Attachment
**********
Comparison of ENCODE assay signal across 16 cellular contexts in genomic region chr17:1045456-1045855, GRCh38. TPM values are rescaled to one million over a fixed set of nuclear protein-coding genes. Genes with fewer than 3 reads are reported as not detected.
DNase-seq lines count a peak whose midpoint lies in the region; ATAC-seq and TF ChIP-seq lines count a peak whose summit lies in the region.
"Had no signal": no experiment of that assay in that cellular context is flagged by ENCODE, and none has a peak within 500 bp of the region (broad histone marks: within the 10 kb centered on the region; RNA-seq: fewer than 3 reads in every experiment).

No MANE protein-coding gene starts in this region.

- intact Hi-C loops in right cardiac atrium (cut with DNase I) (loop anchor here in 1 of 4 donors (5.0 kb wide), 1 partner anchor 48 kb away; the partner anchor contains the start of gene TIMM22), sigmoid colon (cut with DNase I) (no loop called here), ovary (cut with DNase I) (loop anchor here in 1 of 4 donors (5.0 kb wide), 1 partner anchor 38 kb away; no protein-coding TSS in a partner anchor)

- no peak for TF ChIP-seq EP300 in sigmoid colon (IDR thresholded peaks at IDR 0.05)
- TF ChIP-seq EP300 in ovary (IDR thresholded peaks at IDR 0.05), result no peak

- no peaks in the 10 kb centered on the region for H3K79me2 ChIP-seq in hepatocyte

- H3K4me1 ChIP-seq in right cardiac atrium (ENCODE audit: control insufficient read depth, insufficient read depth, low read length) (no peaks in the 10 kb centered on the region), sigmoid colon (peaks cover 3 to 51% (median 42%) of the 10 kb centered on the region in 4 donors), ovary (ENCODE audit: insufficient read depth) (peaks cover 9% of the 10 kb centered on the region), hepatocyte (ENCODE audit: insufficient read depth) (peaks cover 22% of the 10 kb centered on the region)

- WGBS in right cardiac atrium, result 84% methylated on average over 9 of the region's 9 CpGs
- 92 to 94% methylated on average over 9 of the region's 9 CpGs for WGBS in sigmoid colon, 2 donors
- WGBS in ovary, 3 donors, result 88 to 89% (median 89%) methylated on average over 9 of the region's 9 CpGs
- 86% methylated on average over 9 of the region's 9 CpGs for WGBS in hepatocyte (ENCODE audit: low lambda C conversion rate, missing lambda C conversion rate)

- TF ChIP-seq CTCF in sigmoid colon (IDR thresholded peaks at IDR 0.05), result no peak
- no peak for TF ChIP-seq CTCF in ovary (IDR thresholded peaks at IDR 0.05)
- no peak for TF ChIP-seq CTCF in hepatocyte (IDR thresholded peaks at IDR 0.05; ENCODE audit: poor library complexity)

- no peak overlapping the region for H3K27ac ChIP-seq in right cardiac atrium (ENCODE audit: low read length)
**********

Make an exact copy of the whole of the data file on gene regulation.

Comparison of ENCODE assay signal across 16 cellular contexts in genomic region chr17:1045456-1045855, GRCh38. TPM values are rescaled to one million over a fixed set of nuclear protein-coding genes. Genes with fewer than 3 reads are reported as not detected.
DNase-seq lines count a peak whose midpoint lies in the region; ATAC-seq and TF ChIP-seq lines count a peak whose summit lies in the region.
"Had no signal": no experiment of that assay in that cellular context is flagged by ENCODE, and none has a peak within 500 bp of the region (broad histone marks: within the 10 kb centered on the region; RNA-seq: fewer than 3 reads in every experiment).

No MANE protein-coding gene starts in this region.

- intact Hi-C loops in right cardiac atrium (cut with DNase I) (loop anchor here in 1 of 4 donors (5.0 kb wide), 1 partner anchor 48 kb away; the partner anchor contains the start of gene TIMM22), sigmoid colon (cut with DNase I) (no loop called here), ovary (cut with DNase I) (loop anchor here in 1 of 4 donors (5.0 kb wide), 1 partner anchor 38 kb away; no protein-coding TSS in a partner anchor)

- no peak for TF ChIP-seq EP300 in sigmoid colon (IDR thresholded peaks at IDR 0.05)
- TF ChIP-seq EP300 in ovary (IDR thresholded peaks at IDR 0.05), result no peak

- no peaks in the 10 kb centered on the region for H3K79me2 ChIP-seq in hepatocyte

- H3K4me1 ChIP-seq in right cardiac atrium (ENCODE audit: control insufficient read depth, insufficient read depth, low read length) (no peaks in the 10 kb centered on the region), sigmoid colon (peaks cover 3 to 51% (median 42%) of the 10 kb centered on the region in 4 donors), ovary (ENCODE audit: insufficient read depth) (peaks cover 9% of the 10 kb centered on the region), hepatocyte (ENCODE audit: insufficient read depth) (peaks cover 22% of the 10 kb centered on the region)

- WGBS in right cardiac atrium, result 84% methylated on average over 9 of the region's 9 CpGs
- 92 to 94% methylated on average over 9 of the region's 9 CpGs for WGBS in sigmoid colon, 2 donors
- WGBS in ovary, 3 donors, result 88 to 89% (median 89%) methylated on average over 9 of the region's 9 CpGs
- 86% methylated on average over 9 of the region's 9 CpGs for WGBS in hepatocyte (ENCODE audit: low lambda C conversion rate, missing lambda C conversion rate)

- TF ChIP-seq CTCF in sigmoid colon (IDR thresholded peaks at IDR 0.05), result no peak
- no peak for TF ChIP-seq CTCF in ovary (IDR thresholded peaks at IDR 0.05)
- no peak for TF ChIP-seq CTCF in hepatocyte (IDR thresholded peaks at IDR 0.05; ENCODE audit: poor library complexity)

- no peak overlapping the region for H3K27ac ChIP-seq in right cardiac atrium (ENCODE audit: low read length)